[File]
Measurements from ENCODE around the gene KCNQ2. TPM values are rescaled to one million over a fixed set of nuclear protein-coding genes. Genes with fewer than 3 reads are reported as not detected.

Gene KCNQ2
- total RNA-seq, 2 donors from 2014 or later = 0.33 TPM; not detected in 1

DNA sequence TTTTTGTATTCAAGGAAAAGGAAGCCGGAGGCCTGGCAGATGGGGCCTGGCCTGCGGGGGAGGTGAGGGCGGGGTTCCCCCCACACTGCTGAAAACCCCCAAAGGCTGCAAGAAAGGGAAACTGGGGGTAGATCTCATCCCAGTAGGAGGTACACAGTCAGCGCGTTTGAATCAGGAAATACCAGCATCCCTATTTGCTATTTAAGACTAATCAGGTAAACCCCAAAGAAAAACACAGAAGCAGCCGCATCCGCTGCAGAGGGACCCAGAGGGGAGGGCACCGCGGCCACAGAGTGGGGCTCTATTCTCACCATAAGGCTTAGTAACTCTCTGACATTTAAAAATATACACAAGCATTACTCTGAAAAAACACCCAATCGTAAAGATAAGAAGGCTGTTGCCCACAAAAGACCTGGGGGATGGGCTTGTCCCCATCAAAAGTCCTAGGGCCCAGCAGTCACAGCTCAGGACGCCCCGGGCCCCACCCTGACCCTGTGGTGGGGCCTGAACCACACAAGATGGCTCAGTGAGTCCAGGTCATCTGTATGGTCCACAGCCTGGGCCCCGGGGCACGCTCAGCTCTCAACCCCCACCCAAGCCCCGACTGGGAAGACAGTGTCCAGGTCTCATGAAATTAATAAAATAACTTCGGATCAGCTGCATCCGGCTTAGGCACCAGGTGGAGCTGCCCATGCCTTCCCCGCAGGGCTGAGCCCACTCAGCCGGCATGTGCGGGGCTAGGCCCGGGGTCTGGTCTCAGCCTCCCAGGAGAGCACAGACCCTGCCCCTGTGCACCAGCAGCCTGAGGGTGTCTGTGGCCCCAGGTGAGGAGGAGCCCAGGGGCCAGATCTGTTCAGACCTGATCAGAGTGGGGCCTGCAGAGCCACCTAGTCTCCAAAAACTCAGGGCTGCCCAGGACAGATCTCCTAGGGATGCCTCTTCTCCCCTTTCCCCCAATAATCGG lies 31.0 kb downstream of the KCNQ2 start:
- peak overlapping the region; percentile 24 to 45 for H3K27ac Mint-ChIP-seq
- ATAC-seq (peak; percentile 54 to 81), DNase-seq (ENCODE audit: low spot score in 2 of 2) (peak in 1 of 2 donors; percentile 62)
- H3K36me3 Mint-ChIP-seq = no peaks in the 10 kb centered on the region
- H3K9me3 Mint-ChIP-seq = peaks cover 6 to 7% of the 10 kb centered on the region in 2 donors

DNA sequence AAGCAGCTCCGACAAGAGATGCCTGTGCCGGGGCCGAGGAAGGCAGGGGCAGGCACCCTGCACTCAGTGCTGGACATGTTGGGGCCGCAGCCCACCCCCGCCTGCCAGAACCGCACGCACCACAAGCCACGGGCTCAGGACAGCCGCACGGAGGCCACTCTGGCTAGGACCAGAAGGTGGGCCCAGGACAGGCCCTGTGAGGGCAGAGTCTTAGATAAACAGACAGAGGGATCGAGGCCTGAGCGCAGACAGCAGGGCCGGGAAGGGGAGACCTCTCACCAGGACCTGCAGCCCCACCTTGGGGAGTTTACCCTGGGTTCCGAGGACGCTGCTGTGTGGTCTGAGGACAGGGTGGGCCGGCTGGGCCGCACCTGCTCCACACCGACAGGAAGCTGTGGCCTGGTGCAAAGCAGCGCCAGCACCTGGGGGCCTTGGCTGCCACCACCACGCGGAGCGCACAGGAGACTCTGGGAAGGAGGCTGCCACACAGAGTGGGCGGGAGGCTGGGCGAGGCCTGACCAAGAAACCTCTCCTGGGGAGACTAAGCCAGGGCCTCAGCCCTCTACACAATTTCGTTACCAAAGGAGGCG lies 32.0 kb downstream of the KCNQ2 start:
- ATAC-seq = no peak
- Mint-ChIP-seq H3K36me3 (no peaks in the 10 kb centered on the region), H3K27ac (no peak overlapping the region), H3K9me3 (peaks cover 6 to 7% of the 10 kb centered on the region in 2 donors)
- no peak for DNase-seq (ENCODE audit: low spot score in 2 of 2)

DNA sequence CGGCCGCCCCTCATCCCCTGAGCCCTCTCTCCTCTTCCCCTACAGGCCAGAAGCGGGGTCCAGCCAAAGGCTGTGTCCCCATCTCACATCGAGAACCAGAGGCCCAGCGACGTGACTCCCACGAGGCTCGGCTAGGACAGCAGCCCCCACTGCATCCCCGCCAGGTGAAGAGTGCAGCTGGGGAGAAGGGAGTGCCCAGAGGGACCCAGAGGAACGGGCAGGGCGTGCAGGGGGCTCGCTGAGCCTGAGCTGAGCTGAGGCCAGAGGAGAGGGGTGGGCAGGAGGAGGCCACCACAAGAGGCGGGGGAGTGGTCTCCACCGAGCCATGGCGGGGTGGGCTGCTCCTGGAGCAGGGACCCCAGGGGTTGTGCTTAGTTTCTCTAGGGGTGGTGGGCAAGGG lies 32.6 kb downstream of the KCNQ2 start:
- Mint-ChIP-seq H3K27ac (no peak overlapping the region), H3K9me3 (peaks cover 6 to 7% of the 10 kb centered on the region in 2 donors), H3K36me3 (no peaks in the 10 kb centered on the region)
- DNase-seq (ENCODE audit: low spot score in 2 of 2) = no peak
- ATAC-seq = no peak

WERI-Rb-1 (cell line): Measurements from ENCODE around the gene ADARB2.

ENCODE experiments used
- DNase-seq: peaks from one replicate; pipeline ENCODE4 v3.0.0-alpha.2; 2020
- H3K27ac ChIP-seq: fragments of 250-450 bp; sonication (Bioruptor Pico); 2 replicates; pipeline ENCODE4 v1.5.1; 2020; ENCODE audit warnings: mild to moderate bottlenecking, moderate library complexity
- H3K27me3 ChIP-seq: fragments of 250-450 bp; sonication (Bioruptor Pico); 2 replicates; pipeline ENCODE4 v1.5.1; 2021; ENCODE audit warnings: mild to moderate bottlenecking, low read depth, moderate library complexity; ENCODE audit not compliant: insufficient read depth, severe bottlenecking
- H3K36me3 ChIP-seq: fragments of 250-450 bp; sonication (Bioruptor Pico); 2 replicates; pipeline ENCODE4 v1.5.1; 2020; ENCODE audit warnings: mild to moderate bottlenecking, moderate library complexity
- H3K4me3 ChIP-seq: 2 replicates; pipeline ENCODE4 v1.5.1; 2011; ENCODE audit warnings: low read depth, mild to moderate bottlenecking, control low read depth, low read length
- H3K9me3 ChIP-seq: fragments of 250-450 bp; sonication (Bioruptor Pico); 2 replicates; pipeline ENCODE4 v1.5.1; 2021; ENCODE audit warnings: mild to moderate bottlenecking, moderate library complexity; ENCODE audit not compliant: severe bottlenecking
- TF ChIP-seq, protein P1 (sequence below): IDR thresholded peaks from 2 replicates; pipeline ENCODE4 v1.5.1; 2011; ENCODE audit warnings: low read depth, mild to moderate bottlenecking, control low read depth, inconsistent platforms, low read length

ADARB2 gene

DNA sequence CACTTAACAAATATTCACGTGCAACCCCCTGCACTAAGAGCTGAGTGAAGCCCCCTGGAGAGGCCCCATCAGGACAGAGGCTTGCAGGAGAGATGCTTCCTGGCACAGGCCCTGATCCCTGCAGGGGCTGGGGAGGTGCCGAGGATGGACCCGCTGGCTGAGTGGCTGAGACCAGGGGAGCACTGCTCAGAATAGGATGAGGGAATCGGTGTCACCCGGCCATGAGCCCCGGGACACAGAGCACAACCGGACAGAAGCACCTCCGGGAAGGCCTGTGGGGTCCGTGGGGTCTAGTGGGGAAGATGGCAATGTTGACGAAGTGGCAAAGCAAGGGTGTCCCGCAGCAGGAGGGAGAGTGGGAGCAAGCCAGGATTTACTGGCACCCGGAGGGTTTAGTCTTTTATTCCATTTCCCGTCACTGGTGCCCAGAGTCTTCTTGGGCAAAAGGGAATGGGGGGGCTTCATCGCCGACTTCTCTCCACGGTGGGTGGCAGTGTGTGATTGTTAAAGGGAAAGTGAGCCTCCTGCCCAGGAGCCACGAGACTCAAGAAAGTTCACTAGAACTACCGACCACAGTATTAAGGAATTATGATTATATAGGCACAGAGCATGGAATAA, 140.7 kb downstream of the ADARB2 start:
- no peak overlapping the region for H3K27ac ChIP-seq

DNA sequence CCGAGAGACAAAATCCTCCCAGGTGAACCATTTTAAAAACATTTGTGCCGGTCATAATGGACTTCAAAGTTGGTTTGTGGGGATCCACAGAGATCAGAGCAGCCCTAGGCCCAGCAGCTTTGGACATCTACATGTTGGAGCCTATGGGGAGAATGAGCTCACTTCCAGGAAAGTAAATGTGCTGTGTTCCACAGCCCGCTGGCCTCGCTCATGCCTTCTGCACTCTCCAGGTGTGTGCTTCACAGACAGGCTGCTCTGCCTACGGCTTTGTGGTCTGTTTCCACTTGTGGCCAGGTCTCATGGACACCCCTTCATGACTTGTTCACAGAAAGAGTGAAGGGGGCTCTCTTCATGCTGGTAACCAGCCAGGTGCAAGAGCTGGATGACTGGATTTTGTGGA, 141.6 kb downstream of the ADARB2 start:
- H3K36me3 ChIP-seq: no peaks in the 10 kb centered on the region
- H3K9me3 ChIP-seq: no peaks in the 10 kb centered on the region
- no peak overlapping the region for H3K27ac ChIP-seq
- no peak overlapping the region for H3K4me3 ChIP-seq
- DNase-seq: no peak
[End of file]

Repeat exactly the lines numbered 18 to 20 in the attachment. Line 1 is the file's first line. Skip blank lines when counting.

ENCODE experiments used
- DNase-seq: peaks from one replicate; pipeline ENCODE4 v3.0.0-alpha.2; 2020
- H3K27ac ChIP-seq: fragments of 250-450 bp; sonication (Bioruptor Pico); 2 replicates; pipeline ENCODE4 v1.5.1; 2020; ENCODE audit warnings: mild to moderate bottlenecking, moderate library complexity